Powering three strips of LED's will be up to a Li-Po battery which is recommended for use with NeoPixels by adafruit. We chose a 3.7V 1200maH battery because of its size, weight, and capacity. It is important for the wearer to feel comfortable with the wristband throughout a show. Also, because the lights will be blinking the current draw will be lowered and this will extend the lifetime of the battery. With all three light sequences running (a total of 21 LEDs) off a supply the highest current draw ranged around 600ma with a more regular draw of 170 - 300 ma. With one battery that would make the lights last over 2hrs and just by adding another lightweight slim battery we could extend the time of the lights to well over 4hrs. 

  • LED's, Pulse Sensing, and Color Shift

    Michael Fox08/19/2014 at 03:25 0 comments

    Working on programming the LED strip to visually communicate the heart rate and activity of the user. The example file that you can download from pulse sensor's website utilizes an interrupt that determines a BPM variable. Using this variable we can change the rate of blinking. By setting an average control heart rate we can shift the colors to visualize activity.

View all 4 project logs

  • 1
    Step 1

    Link to Pulse Sensor Code:

  • 2
    Step 2

    Link to LED Code:

  • 3
    Step 3

    volatile int rate[10]; // array to hold last ten IBI values

    volatile unsigned long sampleCounter = 0; // used to determine pulse timing

    volatile unsigned long lastBeatTime = 0; // used to find IBI

    volatile int P =512; // used to find peak in pulse wave, seeded

    volatile int T = 512; // used to find trough in pulse wave, seeded

    volatile int thresh = 512; // used to find instant moment of heart beat, seeded

    volatile int amp = 100; // used to hold amplitude of pulse waveform, seeded

    volatile boolean firstBeat = true; // used to seed rate array so we startup with reasonable BPM

    volatile boolean secondBeat = false; // used to seed rate array so we startup with reasonable BPM

    void interruptSetup(){

    // Initializes Timer2 to throw an interrupt every 2mS.








    // Timer 2 makes sure that we take a reading every 2 miliseconds

    ISR(TIMER2_COMPA_vect){ // triggered when Timer2 counts to 124

    cli(); // disable interrupts while we do this

    Signal = analogRead(pulsePin); // read the Pulse Sensor

    sampleCounter += 2; // keep track of the time in mS with this variable

    int N = sampleCounter - lastBeatTime; // monitor the time since the last beat to avoid noise

    // find the peak and trough of the pulse wave

    if(Signal < thresh && N > (IBI/5)*3){ // avoid dichrotic noise by waiting 3/5 of last IBI

    if (Signal < T){ // T is the trough

    T = Signal; // keep track of lowest point in pulse wave



    if(Signal > thresh && Signal > P){ // thresh condition helps avoid noise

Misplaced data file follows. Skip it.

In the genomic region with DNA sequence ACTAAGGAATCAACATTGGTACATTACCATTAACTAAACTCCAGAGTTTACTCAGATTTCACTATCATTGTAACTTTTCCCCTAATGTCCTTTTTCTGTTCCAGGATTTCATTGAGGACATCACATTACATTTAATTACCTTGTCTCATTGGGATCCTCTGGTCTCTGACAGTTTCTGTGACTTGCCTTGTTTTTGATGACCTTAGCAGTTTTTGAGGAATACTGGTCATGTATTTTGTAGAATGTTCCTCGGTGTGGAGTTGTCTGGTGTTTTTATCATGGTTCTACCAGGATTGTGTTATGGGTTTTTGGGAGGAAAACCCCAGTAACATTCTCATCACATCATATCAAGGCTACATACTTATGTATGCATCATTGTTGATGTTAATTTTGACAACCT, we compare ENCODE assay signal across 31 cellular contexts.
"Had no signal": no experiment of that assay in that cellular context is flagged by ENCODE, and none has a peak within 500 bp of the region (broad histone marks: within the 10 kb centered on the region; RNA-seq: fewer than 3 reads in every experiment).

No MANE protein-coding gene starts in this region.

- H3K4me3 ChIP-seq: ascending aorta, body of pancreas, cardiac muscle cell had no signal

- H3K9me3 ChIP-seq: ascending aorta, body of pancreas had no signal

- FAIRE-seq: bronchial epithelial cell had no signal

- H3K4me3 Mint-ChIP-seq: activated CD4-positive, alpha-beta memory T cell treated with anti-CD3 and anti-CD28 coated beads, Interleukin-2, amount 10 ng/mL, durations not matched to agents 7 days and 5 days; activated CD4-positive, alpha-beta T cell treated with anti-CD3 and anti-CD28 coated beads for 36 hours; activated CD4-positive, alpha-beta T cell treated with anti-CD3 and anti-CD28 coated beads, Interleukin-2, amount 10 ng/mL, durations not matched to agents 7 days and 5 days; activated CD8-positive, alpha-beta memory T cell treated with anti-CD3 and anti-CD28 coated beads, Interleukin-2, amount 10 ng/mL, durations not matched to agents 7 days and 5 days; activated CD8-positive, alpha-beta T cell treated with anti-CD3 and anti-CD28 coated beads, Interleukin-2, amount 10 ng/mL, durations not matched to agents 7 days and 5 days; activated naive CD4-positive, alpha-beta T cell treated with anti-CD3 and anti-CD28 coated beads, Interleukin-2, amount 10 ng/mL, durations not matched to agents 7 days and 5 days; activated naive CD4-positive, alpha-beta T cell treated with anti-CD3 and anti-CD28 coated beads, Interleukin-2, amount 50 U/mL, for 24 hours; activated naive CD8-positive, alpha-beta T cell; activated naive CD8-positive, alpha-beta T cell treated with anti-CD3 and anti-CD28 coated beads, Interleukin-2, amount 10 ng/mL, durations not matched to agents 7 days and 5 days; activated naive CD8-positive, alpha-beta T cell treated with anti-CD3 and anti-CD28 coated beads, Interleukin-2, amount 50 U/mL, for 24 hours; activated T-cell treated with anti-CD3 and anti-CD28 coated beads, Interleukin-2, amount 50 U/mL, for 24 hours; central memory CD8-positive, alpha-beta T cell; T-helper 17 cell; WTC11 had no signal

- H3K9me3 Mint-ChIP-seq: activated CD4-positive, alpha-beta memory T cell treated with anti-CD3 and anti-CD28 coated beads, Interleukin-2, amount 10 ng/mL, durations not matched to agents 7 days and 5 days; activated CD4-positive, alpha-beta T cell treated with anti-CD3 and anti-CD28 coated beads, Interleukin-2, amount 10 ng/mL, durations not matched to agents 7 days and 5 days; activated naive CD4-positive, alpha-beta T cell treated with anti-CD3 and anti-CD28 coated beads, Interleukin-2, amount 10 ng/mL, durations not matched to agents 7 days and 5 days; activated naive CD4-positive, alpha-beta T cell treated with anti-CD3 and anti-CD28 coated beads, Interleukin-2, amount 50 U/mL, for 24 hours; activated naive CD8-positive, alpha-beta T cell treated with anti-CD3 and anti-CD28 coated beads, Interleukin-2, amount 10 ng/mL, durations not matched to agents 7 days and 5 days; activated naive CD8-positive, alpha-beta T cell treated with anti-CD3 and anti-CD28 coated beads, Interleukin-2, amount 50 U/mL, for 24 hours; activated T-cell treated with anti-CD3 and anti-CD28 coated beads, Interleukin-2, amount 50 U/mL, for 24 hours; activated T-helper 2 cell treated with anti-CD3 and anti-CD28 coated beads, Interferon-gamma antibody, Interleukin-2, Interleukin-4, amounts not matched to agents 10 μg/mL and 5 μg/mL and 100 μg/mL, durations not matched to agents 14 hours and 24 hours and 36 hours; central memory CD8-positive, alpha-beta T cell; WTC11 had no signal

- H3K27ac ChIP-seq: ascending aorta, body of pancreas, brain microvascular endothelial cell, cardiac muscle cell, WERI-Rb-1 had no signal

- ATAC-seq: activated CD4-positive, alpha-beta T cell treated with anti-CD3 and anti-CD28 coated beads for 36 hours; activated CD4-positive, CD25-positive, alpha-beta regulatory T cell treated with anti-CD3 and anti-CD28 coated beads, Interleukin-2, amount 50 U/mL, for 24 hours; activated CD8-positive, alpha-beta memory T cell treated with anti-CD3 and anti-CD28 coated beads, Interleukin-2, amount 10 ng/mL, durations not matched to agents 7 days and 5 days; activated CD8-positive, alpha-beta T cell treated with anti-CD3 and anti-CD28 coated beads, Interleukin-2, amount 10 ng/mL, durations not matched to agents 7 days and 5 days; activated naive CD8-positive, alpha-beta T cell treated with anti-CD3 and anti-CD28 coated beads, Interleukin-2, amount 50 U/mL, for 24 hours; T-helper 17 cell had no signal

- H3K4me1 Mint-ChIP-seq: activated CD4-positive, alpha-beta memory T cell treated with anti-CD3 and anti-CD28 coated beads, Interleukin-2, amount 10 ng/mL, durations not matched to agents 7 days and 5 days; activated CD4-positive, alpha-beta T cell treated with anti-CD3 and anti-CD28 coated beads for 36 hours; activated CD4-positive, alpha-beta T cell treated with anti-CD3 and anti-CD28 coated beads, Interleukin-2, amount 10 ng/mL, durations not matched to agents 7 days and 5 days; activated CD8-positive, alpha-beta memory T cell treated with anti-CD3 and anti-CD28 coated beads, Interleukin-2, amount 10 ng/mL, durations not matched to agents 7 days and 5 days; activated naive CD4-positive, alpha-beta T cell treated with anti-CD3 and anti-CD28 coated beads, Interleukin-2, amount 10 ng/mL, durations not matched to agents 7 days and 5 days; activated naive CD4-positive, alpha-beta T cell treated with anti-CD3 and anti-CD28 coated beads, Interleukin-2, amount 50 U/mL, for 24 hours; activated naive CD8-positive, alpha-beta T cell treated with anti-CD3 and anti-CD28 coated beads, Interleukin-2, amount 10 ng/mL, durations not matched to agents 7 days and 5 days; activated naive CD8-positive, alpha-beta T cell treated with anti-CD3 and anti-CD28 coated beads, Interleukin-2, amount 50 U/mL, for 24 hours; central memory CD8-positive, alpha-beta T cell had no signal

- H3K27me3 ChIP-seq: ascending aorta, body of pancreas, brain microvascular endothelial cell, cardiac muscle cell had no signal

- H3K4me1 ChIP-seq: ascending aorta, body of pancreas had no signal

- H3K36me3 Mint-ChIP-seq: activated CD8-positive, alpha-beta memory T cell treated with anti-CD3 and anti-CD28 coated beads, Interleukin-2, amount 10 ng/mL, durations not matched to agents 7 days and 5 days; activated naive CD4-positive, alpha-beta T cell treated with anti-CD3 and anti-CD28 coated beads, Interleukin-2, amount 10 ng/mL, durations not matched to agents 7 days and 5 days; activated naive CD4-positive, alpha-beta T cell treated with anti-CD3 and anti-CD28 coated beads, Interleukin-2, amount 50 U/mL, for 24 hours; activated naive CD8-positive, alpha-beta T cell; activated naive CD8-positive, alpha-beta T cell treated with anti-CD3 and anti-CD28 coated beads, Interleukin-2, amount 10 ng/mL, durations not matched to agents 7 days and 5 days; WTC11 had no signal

P = Signal; // P is the peak

    } // keep track of highest point in pulse wave


    // signal surges up in value every time there is a pulse

    if (N > 250){ // avoid high frequency noise

    if ( (Signal > thresh) && (Pulse == false) && (N > (IBI/5)*3) ){

    Pulse = true; // set the Pulse flag when we think there is a pulse

    digitalWrite(blinkPin,HIGH); // turn on pin 13 LED

    IBI = sampleCounter - lastBeatTime; // measure time between beats in mS

    lastBeatTime = sampleCounter; // keep track of time for next pulse

    if(secondBeat){ // if this is the second beat, if secondBeat == TRUE

    secondBeat = false; // clear secondBeat flag

    for(int i=0; i<=9; i++){ // seed the running total to get a realisitic BPM at startup

    rate[i] = IBI;



    if(firstBeat){ // if it's the first time we found a beat, if firstBeat == TRUE

    firstBeat = false; // clear firstBeat flag

    secondBeat = true; // set the second beat flag

    sei(); // enable interrupts again

    return; // IBI value is unreliable so discard it


    // keep a running total of the last 10 IBI values

    word runningTotal = 0; // clear the runningTotal variable

    for(int i=0; i<=8; i++){ // shift data in the rate array

    rate[i] = rate[i+1]; // and drop the oldest IBI value

    runningTotal += rate[i]; // add up the 9 oldest IBI values


    rate[9] = IBI; // add the latest IBI to the rate array

    runningTotal += rate[9]; // add the latest IBI to runningTotal

    runningTotal /= 10; // average the last 10 IBI values

    BPM = 60000/runningTotal; // how many beats can fit into a minute? that's BPM!

    QS = true; // set Quantified Self flag




    if (Signal < thresh && Pulse == true){ // when the values are going down, the beat is over

    digitalWrite(blinkPin,LOW); // turn off pin 13 LED

    Pulse = false; // reset the Pulse flag so we can do it again

    amp = P - T; // get amplitude of the pulse wave

    thresh = amp/2 + T; // set thresh at 50% of the amplitude

    P = thresh; // reset these for next time

    T = thresh;


    if (N > 2500){ // if 2.5 seconds go by without a beat

    thresh = 512; // set thresh default

    P = 512; // set P default

    T = 512; // set T default

    lastBeatTime = sampleCounter; // bring the lastBeatTime up to date

    firstBeat = true; // set these to avoid noise

    secondBeat = false; // when we get the heartbeat back


    sei(); // enable interrupts when youre done!

    }// end isr

View all 4 instructions

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harbin.giuntoli wrote 10/07/2014 at 12:07 point
Hey, for all your adafruit parts, it's cheaper to get them at
Also, I'd look into using the Flora ( which is an arduino Uno, but made to be sewn into clothes- the project may be easier as a wearable.